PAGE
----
Dallas comes together, staying apart

April 26, 2020

What happens when Dallas goes home, instead of going out?
Produced by The Well Creative Productions
Drone Videography – Cash Sirois
Edited By – Jason Seely

What did Dallas look like the night of Friday, March 20, 2020? It was the first night of the “shelter in place” protocols in Dallas to try to stop the COVID-19 virus.

I’m a sucker for interesting drone photography. I love a video done to a good piece of music, and even better when it seems the music and the moving pictures take each other in their arms and dance through three or four minutes, putting a smile on our faces.

TheWellDelivers.com (@TheWellDelivers) put this together, with drone photography by Cash Sirois, and music by a band I don’t know, The Bastards of Soul.

And it’s close to perfection.

KERA-TV, our local public station, uses the film in the interstices between the end of a program that doesn’t quite fill its slot, and the next program’s start. I looked for it under KERA’s name, but couldn’t find it. KERA has a couple of other films I really like, including “The Million Dollar Monarch,” and “The Chip that Jack Built,” a joyful honorific to the Jack Kilby who invented the integrated circuit and won a Nobel for it.

But it’s unfindable from KERA’s site, for me. I caught the credits on one of those showings, and found it by looking for Cash Sirois.

(I hope Raul Malo comes back soon, on a night I can see him.)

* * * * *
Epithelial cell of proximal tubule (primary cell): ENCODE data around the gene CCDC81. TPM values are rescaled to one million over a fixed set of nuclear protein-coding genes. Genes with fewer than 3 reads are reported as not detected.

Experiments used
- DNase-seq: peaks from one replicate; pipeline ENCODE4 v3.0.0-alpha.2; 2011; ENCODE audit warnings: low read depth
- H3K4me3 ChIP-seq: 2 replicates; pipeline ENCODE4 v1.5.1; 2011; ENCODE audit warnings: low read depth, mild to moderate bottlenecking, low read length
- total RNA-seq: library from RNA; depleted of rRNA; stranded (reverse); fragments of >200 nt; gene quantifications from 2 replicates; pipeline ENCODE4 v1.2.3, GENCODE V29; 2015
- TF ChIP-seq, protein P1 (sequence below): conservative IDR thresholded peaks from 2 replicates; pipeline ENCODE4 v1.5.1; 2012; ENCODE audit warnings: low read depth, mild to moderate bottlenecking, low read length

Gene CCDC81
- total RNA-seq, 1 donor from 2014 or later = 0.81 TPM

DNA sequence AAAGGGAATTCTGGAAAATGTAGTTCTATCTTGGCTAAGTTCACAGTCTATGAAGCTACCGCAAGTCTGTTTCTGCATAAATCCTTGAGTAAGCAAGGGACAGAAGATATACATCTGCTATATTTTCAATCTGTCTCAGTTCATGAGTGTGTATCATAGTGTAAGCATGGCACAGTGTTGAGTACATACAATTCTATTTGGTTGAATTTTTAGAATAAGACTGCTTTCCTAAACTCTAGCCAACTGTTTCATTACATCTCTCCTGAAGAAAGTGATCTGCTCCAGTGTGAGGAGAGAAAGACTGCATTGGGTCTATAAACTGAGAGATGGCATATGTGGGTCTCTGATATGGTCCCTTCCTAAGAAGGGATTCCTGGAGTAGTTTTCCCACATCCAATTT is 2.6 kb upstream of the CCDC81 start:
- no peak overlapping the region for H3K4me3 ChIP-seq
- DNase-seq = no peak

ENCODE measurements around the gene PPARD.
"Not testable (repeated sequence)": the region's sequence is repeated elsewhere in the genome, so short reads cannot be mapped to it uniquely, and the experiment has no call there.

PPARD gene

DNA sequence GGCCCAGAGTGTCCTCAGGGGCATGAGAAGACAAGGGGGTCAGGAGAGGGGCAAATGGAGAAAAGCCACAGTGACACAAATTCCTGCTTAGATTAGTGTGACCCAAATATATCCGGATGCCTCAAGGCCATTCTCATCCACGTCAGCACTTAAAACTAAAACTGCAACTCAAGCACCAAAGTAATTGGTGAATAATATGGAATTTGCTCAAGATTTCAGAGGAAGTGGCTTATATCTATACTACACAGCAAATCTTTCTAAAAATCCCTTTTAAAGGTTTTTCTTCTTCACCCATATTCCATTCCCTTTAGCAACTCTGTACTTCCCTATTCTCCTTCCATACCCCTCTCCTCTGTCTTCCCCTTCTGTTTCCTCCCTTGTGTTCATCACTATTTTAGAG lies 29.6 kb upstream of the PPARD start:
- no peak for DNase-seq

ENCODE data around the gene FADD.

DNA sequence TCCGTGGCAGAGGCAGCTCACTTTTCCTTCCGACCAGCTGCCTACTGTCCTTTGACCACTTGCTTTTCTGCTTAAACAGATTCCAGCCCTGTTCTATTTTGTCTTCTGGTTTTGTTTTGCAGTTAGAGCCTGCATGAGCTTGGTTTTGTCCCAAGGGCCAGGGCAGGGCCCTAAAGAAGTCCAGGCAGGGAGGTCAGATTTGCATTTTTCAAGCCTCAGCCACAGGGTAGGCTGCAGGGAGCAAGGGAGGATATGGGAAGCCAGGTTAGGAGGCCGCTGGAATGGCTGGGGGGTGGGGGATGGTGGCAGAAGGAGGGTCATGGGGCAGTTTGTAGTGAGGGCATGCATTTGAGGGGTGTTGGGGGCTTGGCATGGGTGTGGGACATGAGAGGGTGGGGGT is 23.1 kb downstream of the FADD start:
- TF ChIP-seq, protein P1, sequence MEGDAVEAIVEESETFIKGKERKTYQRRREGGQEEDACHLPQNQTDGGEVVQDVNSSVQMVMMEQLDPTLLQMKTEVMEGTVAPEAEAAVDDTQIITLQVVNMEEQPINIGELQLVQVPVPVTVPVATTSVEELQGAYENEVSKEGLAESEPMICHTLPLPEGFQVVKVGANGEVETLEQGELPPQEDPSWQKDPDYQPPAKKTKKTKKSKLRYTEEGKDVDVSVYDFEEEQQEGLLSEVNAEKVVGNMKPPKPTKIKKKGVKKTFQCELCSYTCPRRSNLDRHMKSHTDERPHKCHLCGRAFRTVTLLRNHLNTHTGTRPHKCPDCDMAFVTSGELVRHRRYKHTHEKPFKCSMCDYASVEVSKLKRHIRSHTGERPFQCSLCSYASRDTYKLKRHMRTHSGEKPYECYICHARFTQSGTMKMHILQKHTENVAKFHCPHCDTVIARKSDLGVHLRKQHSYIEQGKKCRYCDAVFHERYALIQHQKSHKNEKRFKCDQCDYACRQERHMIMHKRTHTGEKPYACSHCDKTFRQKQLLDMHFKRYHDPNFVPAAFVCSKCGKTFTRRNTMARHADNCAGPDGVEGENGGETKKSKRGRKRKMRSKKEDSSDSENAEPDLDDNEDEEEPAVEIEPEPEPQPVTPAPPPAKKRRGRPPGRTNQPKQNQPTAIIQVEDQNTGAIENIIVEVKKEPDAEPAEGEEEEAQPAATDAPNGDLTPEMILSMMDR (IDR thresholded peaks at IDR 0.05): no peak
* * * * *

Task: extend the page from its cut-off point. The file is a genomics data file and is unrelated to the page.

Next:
Last shot from the film by The Well Creative Productions.

A few other television stations have similar films about their cities. These could be a good geography exercise, or maybe part of a project if geography teachers still assign students to report on one state or city.

More likely, it’s just an enjoyable way to see some of the sights, and to get an idea of what it means to record history, to capture history in the making.

Have you seen other films we ought to know about?

Wash your hands. Cover your sneezes and coughs.

More:

  • The Bastards of Soul are a Dallas-origin band that’s been around about four years, with people who have been around a lot longer than that; read about them in the Dallas Observer
  • D Magazine story on the video, why and how
  • See below, another drone video of Dallas, released the same date the video above was shot; different views, different tone (shot earlier, you can tell by the colors of the buildings)
Nice drone shots of Dallas before the shutdown, from TappChannel4.

Timpanogos dressed in snow

November 27, 2019

Recently ran across this photo of Utah’s Mt. Timpanogos in the snow. You can see how majestic the mountain is dressed in white, and how its glory can bring awe and joy to people in the valley.

Photo found on Wikipedia, from January 2008.

Evening view of Mount Timpanogos from Provo, Utah, January 7, 2008. Photographer is identified only as A4GPA. Wikipedia image, Creative Commons license.

Western skies, rain clouds and a lone tree

October 15, 2019